Brief break from Bittergate: The Post published a fascinating story today on the conflicts kids and their parents have over who the kids should marry -- with the thesis that there's a genetic basis to what kind of mate each group prefers. The story came complete with graphs:

To decode, young Americans are much more concerned about whether a potential mate "lacks exciting personality" or has a "bad smell" than their parents are, whereas their parents are more concerned about whether their kids' partner has a different ethnic background, are divorced, etc, than the kids are. The article provided similar graphs for Kurdish students and Dutch students -- the main difference there seems to be that both those groups are much more unwilling than their parents would have them be to take a ring from an unintelligent or fat person.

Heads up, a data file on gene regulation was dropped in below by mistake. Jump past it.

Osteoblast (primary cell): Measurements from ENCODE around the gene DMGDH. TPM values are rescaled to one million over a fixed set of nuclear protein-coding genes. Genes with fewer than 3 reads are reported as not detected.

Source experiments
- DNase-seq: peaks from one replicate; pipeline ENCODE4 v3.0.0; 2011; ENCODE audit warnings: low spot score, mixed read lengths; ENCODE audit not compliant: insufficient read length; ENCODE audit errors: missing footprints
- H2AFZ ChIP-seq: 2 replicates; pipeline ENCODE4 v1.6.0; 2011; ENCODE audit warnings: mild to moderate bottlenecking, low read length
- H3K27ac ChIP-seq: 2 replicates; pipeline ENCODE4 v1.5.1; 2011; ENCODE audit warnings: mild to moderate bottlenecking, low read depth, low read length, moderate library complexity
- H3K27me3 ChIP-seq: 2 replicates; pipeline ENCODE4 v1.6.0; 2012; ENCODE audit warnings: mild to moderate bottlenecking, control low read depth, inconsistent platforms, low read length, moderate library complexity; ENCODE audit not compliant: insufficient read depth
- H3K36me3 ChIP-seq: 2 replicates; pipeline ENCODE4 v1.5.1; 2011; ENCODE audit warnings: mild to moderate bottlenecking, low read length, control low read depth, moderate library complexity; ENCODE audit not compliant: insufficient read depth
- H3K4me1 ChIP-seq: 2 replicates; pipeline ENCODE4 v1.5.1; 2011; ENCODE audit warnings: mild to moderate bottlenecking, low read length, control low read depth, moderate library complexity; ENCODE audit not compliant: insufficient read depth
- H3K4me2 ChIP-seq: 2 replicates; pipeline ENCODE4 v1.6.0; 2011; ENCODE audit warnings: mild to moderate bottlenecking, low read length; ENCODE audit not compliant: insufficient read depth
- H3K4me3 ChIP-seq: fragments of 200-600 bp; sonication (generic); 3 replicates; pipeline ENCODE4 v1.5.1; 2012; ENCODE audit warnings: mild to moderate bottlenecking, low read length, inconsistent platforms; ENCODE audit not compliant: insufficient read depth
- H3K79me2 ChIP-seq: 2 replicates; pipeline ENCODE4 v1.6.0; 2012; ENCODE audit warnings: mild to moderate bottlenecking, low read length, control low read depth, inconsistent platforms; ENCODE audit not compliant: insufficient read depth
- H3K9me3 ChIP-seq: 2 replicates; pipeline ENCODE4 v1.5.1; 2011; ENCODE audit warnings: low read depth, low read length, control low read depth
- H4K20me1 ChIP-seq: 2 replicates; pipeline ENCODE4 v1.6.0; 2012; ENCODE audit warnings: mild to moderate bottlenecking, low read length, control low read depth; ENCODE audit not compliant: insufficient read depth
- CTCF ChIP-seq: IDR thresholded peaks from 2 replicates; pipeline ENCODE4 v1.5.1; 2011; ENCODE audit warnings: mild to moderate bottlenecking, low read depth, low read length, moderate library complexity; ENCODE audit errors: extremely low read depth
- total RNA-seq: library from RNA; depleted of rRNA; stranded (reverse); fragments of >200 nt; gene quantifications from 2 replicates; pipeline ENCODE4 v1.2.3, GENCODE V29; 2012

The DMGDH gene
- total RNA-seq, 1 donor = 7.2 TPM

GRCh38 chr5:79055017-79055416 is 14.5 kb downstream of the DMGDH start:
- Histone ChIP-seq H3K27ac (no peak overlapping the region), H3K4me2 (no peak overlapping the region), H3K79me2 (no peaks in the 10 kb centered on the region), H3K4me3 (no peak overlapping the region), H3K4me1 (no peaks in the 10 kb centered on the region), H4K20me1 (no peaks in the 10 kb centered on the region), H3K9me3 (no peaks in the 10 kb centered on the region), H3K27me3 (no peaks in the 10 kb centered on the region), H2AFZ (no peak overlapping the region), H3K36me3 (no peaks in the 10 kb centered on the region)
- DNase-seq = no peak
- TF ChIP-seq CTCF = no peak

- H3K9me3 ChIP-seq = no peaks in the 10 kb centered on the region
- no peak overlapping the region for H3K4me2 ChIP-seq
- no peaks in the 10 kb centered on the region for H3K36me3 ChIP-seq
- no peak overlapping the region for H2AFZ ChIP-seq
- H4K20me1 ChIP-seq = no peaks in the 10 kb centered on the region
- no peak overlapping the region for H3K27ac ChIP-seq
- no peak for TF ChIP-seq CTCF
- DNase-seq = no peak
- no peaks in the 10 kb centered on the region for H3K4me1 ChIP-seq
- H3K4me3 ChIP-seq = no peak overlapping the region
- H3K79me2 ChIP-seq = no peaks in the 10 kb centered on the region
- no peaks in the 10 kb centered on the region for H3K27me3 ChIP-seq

There was one particularly depressing-sounding segment of the story, though:

"When it comes to mating, the key is that the kinds of mates who score high on 'good genes' traits" -- such as attractiveness and sense of humor -- "tend to score low on 'good parent' traits, and vice versa," said [Justin H.] Park, a social psychologist who studies relationships.

Really? Attractive, funny people are actually less likely to make good parents than dour, ugly ones, as opposed to just no more likely? If true, time for me to move to another planet.

--Eve Fairbanks